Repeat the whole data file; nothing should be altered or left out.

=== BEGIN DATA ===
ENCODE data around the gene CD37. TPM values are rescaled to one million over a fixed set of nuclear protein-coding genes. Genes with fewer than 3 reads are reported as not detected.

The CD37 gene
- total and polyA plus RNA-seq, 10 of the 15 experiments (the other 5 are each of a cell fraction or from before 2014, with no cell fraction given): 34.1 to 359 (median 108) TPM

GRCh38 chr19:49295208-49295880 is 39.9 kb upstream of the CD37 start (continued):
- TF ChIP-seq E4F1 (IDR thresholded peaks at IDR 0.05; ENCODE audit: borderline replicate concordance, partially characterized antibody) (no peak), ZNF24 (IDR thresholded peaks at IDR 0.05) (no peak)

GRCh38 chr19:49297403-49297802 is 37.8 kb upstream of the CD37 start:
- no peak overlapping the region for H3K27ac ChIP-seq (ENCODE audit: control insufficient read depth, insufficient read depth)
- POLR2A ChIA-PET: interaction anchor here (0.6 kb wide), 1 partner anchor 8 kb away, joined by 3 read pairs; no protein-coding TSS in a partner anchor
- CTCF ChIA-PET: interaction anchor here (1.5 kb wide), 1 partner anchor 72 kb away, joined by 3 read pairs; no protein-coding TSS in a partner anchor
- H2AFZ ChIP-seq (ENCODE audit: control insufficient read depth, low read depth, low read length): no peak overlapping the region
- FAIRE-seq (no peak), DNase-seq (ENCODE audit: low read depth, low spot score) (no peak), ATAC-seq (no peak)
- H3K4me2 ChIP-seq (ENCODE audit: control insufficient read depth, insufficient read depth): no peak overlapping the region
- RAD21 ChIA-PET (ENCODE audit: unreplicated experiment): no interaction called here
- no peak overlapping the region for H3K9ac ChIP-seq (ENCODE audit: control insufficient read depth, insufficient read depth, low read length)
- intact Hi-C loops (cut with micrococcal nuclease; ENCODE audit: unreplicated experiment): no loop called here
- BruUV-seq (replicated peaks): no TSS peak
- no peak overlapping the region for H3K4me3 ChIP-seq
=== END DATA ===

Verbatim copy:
ENCODE data around the gene CD37. TPM values are rescaled to one million over a fixed set of nuclear protein-coding genes. Genes with fewer than 3 reads are reported as not detected.

The CD37 gene
- total and polyA plus RNA-seq, 10 of the 15 experiments (the other 5 are each of a cell fraction or from before 2014, with no cell fraction given): 34.1 to 359 (median 108) TPM

GRCh38 chr19:49295208-49295880 is 39.9 kb upstream of the CD37 start (continued):
- TF ChIP-seq E4F1 (IDR thresholded peaks at IDR 0.05; ENCODE audit: borderline replicate concordance, partially characterized antibody) (no peak), ZNF24 (IDR thresholded peaks at IDR 0.05) (no peak)

GRCh38 chr19:49297403-49297802 is 37.8 kb upstream of the CD37 start:
- no peak overlapping the region for H3K27ac ChIP-seq (ENCODE audit: control insufficient read depth, insufficient read depth)
- POLR2A ChIA-PET: interaction anchor here (0.6 kb wide), 1 partner anchor 8 kb away, joined by 3 read pairs; no protein-coding TSS in a partner anchor
- CTCF ChIA-PET: interaction anchor here (1.5 kb wide), 1 partner anchor 72 kb away, joined by 3 read pairs; no protein-coding TSS in a partner anchor
- H2AFZ ChIP-seq (ENCODE audit: control insufficient read depth, low read depth, low read length): no peak overlapping the region
- FAIRE-seq (no peak), DNase-seq (ENCODE audit: low read depth, low spot score) (no peak), ATAC-seq (no peak)
- H3K4me2 ChIP-seq (ENCODE audit: control insufficient read depth, insufficient read depth): no peak overlapping the region
- RAD21 ChIA-PET (ENCODE audit: unreplicated experiment): no interaction called here
- no peak overlapping the region for H3K9ac ChIP-seq (ENCODE audit: control insufficient read depth, insufficient read depth, low read length)
- intact Hi-C loops (cut with micrococcal nuclease; ENCODE audit: unreplicated experiment): no loop called here
- BruUV-seq (replicated peaks): no TSS peak
- no peak overlapping the region for H3K4me3 ChIP-seq